July 2, 2019
9 min Read
July 2, 2019
9 min Read
Building a website has never been ‘easy’, but these days the process is a lot more straightforward than it used to be. There are many platforms and tools that enable you to create stylish websites with advanced functionality, even if you don’t know how to code. Two popular options are Weebly and WordPress, and in this article, we’ll help you figure out which one is right for you.
First, we’ll introduce you to both platforms. Then we’ll compare WordPress vs Weebly in several categories, including:
By the time we’re done, you’ll know exactly which of these two platforms is perfect for your needs, so let’s talk WordPress vs Weebly!
Weebly is what’s called a ‘website builder’ in the trenches. That’s tech lingo for a platform that provides you with the tools you need to create websites, without needing to know how to code.
There’s a lot of prejudice surrounding website builders. However, it’s important to note that these types of platforms have improved by leaps and bounds in the past few years. Nowadays, it’s completely viable to build a professional website using a website builder.
As one of the more popular options on the market, Weebly has a lot going on for it. It’s designed to help you build traditional websites and online stores. To that end, it includes an intuitive drag-and-drop builder you can use to create stylish pages in record time:
Weebly also integrates directly with multiple Google services, and it enables you to handle email marketing right within the platform. All of these features make it a strong contender among website builders, which means it’s a platform worth paying attention to.
Next up, let’s look at WordPress. This is a Content Management System (CMS), which means it’s a fully-featured solution for creating online content (such as websites):
In a lot of ways, a CMS is similar to a website builder. However, it tends to offer a lot more options, and be a little complex to get started with. Most importantly, when you use a website builder your site will be hosted on the same platform, while a CMS like WordPress lets you choose any hosting provider you like.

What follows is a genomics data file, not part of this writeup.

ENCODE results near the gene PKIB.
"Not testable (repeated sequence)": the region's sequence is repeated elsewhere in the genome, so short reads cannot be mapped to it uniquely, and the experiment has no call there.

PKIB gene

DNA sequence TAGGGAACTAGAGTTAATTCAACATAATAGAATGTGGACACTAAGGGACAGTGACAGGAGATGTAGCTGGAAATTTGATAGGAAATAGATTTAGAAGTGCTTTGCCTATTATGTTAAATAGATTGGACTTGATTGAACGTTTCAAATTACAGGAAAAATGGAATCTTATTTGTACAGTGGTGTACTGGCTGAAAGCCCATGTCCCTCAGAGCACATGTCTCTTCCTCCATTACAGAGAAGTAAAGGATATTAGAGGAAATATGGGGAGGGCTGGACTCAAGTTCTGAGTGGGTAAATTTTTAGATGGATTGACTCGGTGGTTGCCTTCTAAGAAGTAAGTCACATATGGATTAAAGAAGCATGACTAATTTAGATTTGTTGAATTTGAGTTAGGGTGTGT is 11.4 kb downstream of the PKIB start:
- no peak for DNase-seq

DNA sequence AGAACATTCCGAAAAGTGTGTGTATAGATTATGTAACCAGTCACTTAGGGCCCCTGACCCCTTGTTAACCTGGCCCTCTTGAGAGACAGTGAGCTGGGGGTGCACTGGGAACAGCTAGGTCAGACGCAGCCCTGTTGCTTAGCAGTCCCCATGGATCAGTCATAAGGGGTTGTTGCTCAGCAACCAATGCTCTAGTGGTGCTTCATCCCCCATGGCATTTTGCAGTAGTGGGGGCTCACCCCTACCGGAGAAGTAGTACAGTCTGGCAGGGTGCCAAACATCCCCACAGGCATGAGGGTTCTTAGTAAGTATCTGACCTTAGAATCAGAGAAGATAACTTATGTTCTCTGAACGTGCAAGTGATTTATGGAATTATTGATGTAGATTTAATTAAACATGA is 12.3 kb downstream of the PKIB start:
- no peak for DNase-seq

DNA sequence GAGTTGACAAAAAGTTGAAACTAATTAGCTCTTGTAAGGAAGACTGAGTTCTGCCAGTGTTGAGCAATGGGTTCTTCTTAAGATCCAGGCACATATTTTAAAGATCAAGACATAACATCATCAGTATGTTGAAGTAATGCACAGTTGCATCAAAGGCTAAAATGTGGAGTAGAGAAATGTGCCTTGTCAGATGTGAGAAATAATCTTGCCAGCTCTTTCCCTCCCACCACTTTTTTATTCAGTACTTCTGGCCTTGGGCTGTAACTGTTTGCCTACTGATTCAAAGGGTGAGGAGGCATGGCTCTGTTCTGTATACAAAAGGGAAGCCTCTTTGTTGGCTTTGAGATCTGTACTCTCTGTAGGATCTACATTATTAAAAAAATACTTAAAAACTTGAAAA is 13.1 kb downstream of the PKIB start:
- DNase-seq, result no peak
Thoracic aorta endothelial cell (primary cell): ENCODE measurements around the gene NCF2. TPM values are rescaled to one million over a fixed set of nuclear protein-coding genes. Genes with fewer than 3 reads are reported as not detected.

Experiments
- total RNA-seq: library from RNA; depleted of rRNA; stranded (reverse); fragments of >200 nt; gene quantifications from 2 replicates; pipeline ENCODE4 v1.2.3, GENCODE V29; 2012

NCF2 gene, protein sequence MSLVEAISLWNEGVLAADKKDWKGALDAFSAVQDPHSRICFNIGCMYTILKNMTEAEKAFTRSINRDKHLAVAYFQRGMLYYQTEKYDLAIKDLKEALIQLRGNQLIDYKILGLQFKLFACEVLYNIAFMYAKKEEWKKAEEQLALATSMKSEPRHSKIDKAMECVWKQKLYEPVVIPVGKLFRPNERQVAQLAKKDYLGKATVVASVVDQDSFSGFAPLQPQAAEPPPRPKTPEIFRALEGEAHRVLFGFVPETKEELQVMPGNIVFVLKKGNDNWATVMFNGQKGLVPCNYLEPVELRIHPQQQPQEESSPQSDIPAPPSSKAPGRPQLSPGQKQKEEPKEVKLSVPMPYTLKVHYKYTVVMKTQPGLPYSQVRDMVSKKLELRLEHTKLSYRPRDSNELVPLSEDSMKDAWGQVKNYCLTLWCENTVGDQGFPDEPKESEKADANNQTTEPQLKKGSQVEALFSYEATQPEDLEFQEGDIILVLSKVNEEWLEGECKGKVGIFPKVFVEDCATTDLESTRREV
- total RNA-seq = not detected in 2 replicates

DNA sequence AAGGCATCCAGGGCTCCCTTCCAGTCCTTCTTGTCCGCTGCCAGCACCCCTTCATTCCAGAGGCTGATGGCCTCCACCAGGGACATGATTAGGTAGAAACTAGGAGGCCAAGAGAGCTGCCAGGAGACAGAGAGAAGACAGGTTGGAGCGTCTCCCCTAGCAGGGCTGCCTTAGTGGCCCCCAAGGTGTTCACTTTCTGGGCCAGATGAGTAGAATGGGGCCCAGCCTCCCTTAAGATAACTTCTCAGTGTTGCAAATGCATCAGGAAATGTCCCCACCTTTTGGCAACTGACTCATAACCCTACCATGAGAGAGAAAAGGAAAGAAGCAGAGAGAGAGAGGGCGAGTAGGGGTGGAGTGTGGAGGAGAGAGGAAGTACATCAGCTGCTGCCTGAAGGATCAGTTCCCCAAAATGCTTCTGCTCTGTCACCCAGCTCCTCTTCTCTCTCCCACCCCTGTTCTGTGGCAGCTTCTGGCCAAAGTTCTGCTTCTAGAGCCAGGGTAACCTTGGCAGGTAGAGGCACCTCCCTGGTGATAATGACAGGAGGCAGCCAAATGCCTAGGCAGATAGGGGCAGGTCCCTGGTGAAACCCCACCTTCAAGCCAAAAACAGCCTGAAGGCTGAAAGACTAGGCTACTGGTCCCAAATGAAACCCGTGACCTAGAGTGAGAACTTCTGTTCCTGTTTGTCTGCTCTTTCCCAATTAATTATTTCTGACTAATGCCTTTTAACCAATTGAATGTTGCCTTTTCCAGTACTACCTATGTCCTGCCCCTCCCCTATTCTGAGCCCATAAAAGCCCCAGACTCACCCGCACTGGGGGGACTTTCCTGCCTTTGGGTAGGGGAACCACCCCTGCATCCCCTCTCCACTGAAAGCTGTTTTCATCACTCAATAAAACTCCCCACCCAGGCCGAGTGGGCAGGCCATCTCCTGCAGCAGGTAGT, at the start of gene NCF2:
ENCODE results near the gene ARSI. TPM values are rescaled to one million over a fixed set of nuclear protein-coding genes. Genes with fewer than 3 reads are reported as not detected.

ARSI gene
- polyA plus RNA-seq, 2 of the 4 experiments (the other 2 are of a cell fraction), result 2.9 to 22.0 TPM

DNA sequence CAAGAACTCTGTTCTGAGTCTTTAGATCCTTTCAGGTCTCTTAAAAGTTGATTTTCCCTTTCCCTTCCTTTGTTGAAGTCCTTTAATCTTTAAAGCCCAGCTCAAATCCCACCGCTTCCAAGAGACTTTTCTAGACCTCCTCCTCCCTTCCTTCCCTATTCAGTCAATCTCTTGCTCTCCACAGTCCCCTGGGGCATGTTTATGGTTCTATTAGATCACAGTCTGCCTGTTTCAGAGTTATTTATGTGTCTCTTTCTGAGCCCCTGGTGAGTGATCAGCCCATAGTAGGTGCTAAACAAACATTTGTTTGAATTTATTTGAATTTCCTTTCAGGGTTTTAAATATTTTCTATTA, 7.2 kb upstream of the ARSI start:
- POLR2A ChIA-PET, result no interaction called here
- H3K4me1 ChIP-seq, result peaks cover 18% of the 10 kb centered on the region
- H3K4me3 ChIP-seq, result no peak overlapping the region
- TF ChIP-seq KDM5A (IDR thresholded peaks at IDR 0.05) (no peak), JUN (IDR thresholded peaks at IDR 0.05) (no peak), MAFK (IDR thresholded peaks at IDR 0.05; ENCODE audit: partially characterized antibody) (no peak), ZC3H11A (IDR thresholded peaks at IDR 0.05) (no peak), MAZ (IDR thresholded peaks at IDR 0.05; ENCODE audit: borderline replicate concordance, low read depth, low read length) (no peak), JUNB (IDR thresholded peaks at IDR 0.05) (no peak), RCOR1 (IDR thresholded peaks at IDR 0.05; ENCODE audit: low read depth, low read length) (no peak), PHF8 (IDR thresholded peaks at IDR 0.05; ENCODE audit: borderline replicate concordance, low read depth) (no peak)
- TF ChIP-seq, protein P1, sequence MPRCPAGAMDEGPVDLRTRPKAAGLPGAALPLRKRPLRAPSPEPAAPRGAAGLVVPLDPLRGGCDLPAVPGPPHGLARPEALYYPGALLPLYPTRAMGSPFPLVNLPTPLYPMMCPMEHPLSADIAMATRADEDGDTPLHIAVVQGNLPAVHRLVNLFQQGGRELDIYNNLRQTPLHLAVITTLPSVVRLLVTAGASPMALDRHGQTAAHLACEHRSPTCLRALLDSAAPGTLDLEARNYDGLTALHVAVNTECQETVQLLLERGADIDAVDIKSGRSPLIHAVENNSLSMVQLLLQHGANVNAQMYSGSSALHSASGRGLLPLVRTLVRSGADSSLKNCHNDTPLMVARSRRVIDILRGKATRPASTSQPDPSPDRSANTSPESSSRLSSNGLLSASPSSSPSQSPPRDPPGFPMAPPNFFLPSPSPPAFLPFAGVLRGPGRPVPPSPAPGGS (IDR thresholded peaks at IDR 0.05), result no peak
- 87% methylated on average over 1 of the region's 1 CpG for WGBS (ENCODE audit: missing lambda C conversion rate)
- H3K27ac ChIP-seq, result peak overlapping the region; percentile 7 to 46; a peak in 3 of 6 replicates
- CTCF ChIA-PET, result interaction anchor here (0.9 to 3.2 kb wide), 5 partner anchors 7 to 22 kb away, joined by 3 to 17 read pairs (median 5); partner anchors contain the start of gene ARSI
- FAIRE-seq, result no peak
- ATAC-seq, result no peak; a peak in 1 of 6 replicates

Throughout the next few sections, we’re going to compare WordPress vs Weebly in several categories. By the time we’re done, you’ll have a clear picture of what both platforms are capable of, and which one is the best option for you. Let’s get to it!
Creating a website is always a lot of work, particularly if it’s your first time around. In the past, you needed to have a background in web development if you wanted to create anything more complex than a simple static HTML site. However, these days, CMSs and website builders have made it so that creating a professional website is something almost anyone can do.
That’s not to say the process of setting up a website doesn’t involve any hard work. You’ll still need to learn some best practices and test out your chosen platform’s features until you get everything just right. However, both Weebly and WordPress are fairly beginner-friendly options, which will streamline the process.
Let’s start with Weebly. When you sign up to the platform and start working on a new site, Weebly will ask if you want to add eCommerce functionality to it:
For our example, we’re going to stay away from eCommerce, since it can be a bit more advanced to work with.
Next up, you’ll see a collection of themes you can choose from, which will alter the appearance of your website. There are dozens of free themes available, and all of them look pretty modern, so finding the right fit shouldn’t be hard:
Once you pick a theme, you’ll be able to jump right into the Weebly editor, which will enable you to make changes to its default settings. You can also drag and drop any of the elements on your page to reorder them:
You can even delete elements and add new ones, using the sidebar to the left:
Likewise, clicking on any element will show you the options you have at hand to customize it:
Overall, Weebly features one of the easiest-to-use editors we’ve had the pleasure of testing. It wouldn’t be a stretch to say that it only takes a few minutes to get the hang of it, although you’ll need more time to get acquainted with all the available elements.
Now, let’s get back to WordPress. Once you install the platform on your web host, you’ll get access to the famous WordPress dashboard, which looks like this:
To the left, you’ll see all the options you have for customizing your site and adding content. For example, if you want to set up a new page or post, you can simply visit the respective tab. Then you’ll need to use the WordPress editor, which is pretty straightforward:
Unlike Weebly, WordPress doesn’t feature a drag-and-drop editor out of the box. This means that building pages and designing your website with WordPress involves a bit more work. However, you can still get excellent results without too much trouble.